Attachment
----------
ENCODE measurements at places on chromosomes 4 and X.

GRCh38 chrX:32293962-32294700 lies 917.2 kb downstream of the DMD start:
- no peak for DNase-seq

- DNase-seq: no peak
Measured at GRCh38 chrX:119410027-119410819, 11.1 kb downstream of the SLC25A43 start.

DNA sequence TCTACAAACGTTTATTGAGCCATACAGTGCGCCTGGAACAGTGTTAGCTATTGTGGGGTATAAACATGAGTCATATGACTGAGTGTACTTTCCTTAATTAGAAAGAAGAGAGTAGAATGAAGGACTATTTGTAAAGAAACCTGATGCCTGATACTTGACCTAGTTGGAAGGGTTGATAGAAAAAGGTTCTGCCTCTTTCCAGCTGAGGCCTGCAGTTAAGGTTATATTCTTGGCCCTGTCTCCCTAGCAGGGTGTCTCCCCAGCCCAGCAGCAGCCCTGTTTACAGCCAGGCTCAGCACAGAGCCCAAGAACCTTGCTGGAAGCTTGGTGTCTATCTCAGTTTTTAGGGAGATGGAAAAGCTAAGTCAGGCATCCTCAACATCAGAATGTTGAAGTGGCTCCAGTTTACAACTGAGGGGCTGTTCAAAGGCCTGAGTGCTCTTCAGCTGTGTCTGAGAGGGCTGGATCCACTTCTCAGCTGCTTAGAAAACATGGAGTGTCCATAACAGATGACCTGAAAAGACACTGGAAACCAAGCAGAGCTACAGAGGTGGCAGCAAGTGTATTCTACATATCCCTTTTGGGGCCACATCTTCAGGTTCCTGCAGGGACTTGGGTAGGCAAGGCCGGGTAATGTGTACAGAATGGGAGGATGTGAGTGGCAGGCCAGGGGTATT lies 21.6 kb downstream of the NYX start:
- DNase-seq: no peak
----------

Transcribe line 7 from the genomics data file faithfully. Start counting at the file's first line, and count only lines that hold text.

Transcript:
- DNase-seq: no peak